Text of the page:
Each week members of our community pose a tough question they’re facing in their career for Valerie Sutton, our Non-Executive Director for Workforce Navigation & Transformation. She posts her response in our community and we then share her advice via our blog. Last week one of our members asked: How Can I Network at My Job (is that a thing…?). This is a terrific question! And, yes, you can network at your job – it is actually a very important thing to do. Got your own career-related questions? Share your questions with us via Instagram or LinkedIn!

“Empathy nurtures wisdom. Apathy cultivates ignorance.”

―Suzy Kassem, Rise Up and Salute the Sun: The Writings of Suzy Kassem

Starting a job – especially after an extensive job search – is an exciting moment to celebrate! That first day, your first outfit, and those first interactions with new colleagues – it is all a lot to soak in! But unfortunately, many people feel that this is the moment to settle in and get down to business: no more resume sending, no more interviews, and no more networking. Wait – no! Cultivating professional relationships – or networking if you prefer – is one of those activities that’s ongoing. Once you have a job, it is easier to develop relationships that will help you along the way. So whether you’re in your first job or second, the critical network you cultivate will focus on those who can help you work smarter in the organization and those who can help you navigate promotions; this is especially true within the three months to first year in any new role.

Cultivate relationships to work smarter

You’ll want to start with working smarter. Working smarter is about taking the time to learn how to achieve the organization’s goals for you most efficiently and effectively possible. In addition to building relationships with people on your immediate team, you’ll want to start with understanding how each department in the organization works with your department. This way, you’ll understand key points of collaboration, for example. Frequently, these folks will be peers you may partner with to achieve the organization’s goals. In the end, they will serve as a core network for you at work.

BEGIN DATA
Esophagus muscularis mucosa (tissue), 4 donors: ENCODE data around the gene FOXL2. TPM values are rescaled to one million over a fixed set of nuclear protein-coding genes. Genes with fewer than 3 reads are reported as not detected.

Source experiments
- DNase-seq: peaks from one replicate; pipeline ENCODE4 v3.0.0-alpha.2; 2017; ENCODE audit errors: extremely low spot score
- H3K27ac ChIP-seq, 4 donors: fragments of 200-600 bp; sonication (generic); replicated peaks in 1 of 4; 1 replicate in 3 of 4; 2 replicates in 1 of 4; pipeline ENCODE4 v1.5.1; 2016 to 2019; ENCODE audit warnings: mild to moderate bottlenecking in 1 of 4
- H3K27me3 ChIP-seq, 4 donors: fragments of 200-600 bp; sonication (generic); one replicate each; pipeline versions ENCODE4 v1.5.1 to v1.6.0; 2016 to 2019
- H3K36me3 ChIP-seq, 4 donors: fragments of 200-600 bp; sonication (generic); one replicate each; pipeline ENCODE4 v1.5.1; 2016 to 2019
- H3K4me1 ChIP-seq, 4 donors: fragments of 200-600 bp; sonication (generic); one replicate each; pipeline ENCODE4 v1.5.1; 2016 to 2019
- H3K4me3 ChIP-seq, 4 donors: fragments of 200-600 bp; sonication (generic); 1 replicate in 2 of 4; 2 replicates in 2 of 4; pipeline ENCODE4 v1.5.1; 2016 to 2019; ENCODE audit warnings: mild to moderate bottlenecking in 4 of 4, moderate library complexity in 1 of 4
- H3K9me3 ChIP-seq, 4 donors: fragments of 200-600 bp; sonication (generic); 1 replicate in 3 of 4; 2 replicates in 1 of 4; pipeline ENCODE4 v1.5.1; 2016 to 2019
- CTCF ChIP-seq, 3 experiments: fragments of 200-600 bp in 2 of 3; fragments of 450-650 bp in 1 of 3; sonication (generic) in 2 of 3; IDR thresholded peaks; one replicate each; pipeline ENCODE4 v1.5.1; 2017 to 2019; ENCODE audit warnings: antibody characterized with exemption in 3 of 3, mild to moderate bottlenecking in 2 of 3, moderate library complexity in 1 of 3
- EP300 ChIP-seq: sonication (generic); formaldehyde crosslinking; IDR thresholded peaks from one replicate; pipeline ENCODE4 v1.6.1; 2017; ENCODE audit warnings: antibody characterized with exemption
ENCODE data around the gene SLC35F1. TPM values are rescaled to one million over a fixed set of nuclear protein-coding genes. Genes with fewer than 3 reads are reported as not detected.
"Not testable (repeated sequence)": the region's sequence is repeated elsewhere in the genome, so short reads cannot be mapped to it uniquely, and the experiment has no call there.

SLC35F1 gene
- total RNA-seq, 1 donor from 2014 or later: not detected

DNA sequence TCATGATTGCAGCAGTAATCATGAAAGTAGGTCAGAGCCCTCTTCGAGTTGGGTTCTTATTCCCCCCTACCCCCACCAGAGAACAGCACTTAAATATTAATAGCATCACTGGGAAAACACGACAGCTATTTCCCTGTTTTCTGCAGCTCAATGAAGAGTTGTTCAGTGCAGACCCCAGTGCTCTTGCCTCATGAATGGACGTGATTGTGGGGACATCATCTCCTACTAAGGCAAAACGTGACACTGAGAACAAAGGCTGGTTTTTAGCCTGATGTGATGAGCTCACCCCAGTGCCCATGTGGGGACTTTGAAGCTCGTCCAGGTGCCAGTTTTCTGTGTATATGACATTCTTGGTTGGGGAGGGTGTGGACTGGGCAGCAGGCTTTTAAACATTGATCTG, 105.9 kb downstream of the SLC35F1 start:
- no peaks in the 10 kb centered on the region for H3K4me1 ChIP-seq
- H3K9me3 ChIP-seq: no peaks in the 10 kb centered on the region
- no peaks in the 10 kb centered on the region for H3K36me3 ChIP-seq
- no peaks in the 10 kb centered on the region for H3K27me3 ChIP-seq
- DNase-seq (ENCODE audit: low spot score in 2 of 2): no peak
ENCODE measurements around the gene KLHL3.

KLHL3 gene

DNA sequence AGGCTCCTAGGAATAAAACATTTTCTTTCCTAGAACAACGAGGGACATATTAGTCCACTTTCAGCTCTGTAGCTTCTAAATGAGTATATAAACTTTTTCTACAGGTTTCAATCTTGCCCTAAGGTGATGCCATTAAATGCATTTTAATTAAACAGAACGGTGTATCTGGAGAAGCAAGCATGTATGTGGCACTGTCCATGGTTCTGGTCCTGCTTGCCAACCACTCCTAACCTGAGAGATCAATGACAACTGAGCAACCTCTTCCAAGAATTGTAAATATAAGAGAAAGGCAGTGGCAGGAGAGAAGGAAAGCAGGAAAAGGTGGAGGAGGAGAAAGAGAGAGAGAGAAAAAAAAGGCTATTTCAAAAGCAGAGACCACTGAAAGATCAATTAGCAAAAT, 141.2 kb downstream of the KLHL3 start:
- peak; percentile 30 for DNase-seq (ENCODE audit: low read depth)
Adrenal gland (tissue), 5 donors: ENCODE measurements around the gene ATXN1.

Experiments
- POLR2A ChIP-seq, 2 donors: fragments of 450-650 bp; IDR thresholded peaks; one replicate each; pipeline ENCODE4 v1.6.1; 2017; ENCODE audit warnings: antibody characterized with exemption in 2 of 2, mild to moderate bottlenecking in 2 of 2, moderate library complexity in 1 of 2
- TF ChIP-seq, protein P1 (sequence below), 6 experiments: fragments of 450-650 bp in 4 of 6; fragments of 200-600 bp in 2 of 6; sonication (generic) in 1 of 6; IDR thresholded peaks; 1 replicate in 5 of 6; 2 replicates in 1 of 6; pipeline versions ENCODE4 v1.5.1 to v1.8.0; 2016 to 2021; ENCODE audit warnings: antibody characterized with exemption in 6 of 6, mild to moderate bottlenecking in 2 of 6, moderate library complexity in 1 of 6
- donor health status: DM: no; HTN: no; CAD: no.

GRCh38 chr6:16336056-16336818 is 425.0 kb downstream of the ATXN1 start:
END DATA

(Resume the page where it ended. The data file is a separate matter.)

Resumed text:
A great way to do this is to work with your manager or colleagues to build out a list of departments and people relevant to your work and the goals you’re responsible for delivering. Then, turn this list into a plan, complete with relationship-building goals. Finally, leverage informational interviews across the organization; they are a great way to develop relationships to learn more about these areas.

Questions to ask in informational conversations about working smarter:

  • How have you collaborated with my department in the past?
  • What are your department’s most significant challenges?
  • What technologies are you using most effectively?
  • How can we best support each other’s work?

These questions can help you better understand where you might be able to collaborate and learn skills to help you in your job and provide you with valuable tools to help get your work done. You may also find hidden gems for process improvements across departments showing you can go above and beyond at work, and it goes a long way into building trust with your colleagues. 

While you’re engaged in these informative conversations, you should also share your background and why you were keen to join the company in your role. Perhaps share what you hope to learn in the organization. And take the opportunity to ask questions about their professional backgrounds. These are how professional relationships begin.

Of course, this type of networking is easier to do in the context of an office as you can run into people in the elevator or the café. However, you can also cultivate relationships in remote environments, but you will have to be more intentional about reaching out and setting meetings. 

Cultivate relationships for visibility & promotion

The second set of relationships to cultivate is with people across the organization who are more senior to you and can influence your career trajectory. Creating an influence map is helpful when thinking about these types of relationships. You’ll start with identifying the people who decide for the projects you work on and potential promotions. From there, you’ll identify the people closest to those, as they will likely influence their decisions. This type of relationship-building takes place over time, and with this type of networking, you’ll want to showcase your skills and success on projects.  

An easy way to accomplish this goal is to practice “show & tell.” Using this technique, when one of these folks asks you how you are doing, let them know about a project you’ve worked on and show interest and enthusiasm instead of only responding to their question. 

For example, instead of saying “I’m doing okay,” you would say something like, “I’m doing great! I just finished the marketing campaign, and it had a 70% read rate.” You’ll also want to ask them questions in return. The questions should relate to the overall strategy of the department or organization so that you can identify the projects that will have the most impact.  

These two aspects of developing relationships at work are just the beginning. Cultivating professional relationships is a lifelong process, and, especially in the workplace, it is essential that you think strategically about the relationships you build for success.